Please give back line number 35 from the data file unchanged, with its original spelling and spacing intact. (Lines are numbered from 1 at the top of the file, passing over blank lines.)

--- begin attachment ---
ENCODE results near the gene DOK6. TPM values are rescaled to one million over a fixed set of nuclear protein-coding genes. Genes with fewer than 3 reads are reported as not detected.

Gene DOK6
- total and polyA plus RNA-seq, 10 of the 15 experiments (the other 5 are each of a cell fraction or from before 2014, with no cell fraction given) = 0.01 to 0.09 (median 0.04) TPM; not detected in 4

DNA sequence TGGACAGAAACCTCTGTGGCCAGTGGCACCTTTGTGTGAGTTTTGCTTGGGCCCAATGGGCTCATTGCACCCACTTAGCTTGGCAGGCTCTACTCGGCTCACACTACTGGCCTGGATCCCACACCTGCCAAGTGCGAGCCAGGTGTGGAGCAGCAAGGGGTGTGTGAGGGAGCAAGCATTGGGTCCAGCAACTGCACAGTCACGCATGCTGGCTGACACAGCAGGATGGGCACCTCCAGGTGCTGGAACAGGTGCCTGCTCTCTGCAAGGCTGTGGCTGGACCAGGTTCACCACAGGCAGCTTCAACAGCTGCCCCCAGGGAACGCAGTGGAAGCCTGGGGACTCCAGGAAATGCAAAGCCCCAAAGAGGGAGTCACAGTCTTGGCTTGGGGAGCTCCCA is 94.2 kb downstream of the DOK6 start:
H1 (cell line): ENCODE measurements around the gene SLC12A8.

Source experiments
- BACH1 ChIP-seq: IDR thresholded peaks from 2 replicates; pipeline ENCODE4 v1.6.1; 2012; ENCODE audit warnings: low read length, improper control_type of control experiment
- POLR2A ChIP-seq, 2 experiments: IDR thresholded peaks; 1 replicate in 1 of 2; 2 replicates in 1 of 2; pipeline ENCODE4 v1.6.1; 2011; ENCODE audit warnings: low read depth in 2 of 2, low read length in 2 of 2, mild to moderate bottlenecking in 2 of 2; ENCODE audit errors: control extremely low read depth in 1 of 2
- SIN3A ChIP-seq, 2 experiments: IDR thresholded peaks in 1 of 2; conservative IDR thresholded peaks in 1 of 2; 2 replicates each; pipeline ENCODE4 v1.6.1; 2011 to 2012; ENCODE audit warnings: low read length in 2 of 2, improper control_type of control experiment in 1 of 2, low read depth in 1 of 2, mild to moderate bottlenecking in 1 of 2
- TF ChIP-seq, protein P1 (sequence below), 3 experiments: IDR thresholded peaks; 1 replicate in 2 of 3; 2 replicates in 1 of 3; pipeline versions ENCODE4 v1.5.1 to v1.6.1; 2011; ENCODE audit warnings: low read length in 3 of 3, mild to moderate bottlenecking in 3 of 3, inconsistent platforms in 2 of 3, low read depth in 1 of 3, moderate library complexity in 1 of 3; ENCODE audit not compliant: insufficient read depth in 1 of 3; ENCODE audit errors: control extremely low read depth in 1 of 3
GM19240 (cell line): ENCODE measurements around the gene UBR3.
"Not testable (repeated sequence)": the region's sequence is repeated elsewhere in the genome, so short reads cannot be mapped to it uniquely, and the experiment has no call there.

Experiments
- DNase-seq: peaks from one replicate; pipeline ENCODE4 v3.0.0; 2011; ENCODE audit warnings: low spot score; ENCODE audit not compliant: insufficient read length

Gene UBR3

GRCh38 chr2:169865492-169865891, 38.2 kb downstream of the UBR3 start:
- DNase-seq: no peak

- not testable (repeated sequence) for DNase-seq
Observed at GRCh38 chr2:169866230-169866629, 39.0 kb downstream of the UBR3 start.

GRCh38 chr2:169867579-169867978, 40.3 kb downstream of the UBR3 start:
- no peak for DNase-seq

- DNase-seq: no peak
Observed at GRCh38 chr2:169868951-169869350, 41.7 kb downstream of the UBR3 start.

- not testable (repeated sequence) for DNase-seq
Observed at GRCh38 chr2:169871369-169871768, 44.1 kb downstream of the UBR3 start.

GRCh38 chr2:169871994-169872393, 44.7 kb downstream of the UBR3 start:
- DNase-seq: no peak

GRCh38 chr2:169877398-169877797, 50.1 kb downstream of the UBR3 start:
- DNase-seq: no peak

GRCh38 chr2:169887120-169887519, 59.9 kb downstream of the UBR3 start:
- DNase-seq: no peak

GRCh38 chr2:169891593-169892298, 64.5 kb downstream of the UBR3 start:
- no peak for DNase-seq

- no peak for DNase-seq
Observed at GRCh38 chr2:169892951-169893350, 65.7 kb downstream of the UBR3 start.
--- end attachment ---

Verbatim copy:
Observed at GRCh38 chr2:169892951-169893350, 65.7 kb downstream of the UBR3 start.